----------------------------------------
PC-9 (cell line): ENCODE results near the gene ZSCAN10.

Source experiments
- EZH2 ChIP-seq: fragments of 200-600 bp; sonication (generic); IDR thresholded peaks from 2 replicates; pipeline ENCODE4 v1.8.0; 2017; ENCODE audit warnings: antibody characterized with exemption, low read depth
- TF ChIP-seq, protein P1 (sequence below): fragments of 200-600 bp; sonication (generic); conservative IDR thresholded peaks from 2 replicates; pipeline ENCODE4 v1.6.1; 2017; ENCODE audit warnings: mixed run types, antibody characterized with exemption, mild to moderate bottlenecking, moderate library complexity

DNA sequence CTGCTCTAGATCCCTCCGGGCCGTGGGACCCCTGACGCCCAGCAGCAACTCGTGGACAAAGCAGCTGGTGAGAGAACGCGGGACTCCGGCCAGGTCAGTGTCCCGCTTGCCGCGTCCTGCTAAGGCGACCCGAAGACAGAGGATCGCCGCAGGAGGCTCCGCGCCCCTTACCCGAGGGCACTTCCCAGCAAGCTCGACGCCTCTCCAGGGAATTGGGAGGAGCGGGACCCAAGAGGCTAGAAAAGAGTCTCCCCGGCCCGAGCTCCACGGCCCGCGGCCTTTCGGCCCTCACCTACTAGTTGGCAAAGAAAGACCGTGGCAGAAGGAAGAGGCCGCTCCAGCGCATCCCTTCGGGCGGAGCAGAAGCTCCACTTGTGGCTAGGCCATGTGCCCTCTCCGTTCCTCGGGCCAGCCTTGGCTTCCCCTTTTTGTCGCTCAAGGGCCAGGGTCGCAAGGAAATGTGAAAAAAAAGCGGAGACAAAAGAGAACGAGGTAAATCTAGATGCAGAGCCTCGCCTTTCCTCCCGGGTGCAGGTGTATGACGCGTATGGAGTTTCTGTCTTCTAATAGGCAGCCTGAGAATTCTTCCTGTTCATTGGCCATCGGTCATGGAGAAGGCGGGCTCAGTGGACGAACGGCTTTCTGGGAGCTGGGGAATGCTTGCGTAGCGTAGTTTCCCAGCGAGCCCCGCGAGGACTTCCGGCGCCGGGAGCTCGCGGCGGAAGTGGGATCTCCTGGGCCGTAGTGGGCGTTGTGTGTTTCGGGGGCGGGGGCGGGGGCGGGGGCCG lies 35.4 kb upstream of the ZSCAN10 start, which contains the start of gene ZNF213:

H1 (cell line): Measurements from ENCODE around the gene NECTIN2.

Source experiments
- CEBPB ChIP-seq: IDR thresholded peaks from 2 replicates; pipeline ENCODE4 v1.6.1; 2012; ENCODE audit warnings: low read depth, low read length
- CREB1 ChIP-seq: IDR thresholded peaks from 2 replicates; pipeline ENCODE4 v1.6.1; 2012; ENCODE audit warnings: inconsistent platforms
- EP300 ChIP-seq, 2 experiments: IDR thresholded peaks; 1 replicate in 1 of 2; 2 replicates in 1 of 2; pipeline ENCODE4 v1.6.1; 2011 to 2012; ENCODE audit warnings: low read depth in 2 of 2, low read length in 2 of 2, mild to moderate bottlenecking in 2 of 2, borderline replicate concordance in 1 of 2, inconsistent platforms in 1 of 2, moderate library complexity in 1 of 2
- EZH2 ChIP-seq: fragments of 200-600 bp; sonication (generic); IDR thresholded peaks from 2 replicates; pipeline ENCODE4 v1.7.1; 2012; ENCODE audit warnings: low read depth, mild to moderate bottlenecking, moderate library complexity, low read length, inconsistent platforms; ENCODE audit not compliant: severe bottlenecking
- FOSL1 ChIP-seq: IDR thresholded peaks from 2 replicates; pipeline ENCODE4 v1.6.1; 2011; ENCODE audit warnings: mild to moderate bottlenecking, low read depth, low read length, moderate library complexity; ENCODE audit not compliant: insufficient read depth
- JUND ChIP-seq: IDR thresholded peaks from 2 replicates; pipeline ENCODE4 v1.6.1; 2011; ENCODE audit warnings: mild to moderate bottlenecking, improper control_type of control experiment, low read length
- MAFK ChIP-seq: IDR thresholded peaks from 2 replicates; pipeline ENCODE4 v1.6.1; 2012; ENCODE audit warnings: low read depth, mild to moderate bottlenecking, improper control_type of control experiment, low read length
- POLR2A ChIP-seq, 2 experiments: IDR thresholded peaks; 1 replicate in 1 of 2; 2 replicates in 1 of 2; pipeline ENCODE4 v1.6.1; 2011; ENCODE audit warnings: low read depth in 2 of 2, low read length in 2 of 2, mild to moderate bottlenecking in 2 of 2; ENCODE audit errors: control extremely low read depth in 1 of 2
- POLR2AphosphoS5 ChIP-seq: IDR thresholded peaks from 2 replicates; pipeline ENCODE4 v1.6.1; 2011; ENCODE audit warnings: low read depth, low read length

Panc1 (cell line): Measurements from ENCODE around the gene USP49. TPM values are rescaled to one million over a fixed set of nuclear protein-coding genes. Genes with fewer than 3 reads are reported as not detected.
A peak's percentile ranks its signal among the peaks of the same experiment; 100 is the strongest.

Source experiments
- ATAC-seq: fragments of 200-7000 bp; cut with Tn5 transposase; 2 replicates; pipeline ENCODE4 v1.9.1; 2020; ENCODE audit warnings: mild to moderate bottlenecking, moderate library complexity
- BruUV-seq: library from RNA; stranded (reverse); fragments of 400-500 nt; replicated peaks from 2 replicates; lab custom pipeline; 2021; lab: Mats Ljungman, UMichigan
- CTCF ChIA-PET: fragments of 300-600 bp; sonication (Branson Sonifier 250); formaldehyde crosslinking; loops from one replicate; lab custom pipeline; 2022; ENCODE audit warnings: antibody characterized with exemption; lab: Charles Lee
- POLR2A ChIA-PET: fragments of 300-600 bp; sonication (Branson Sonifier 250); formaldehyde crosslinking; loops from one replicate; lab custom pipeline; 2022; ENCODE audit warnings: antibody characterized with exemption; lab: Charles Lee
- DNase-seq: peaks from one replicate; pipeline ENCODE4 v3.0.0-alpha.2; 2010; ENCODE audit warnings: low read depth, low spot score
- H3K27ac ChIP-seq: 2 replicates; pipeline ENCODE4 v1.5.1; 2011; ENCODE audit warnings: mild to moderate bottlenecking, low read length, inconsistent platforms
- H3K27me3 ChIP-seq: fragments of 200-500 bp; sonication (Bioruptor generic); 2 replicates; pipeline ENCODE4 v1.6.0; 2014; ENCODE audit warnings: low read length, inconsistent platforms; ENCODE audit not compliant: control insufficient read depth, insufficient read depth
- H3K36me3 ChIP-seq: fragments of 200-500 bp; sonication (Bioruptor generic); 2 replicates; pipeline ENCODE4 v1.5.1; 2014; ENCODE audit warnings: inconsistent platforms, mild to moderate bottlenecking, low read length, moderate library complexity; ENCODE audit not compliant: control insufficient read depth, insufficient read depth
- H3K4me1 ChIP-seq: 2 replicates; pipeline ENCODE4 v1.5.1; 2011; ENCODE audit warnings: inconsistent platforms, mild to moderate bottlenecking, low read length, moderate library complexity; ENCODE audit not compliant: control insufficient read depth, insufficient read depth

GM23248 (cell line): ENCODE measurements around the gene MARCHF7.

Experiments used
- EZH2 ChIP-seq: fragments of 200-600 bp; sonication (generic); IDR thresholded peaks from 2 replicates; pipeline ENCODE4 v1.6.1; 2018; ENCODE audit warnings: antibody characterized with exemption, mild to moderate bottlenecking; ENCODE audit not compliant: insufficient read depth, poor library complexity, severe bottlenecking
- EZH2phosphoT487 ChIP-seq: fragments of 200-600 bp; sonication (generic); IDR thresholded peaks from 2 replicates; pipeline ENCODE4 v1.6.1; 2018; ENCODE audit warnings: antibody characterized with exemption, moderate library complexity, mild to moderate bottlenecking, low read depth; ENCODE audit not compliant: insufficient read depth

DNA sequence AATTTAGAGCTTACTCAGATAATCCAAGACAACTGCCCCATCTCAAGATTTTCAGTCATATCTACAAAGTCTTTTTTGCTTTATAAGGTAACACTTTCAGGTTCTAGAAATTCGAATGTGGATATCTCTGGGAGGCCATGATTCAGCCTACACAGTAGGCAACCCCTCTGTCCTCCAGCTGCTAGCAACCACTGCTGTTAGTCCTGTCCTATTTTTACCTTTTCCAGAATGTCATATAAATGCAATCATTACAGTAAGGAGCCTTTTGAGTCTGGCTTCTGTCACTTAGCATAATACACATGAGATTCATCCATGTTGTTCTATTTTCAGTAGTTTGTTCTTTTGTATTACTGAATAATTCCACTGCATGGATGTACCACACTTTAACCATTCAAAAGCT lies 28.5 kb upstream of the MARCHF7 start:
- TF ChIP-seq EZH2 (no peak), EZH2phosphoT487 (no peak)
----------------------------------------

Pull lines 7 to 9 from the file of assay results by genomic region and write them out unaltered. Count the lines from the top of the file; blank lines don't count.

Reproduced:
Source experiments
- CEBPB ChIP-seq: IDR thresholded peaks from 2 replicates; pipeline ENCODE4 v1.6.1; 2012; ENCODE audit warnings: low read depth, low read length
- CREB1 ChIP-seq: IDR thresholded peaks from 2 replicates; pipeline ENCODE4 v1.6.1; 2012; ENCODE audit warnings: inconsistent platforms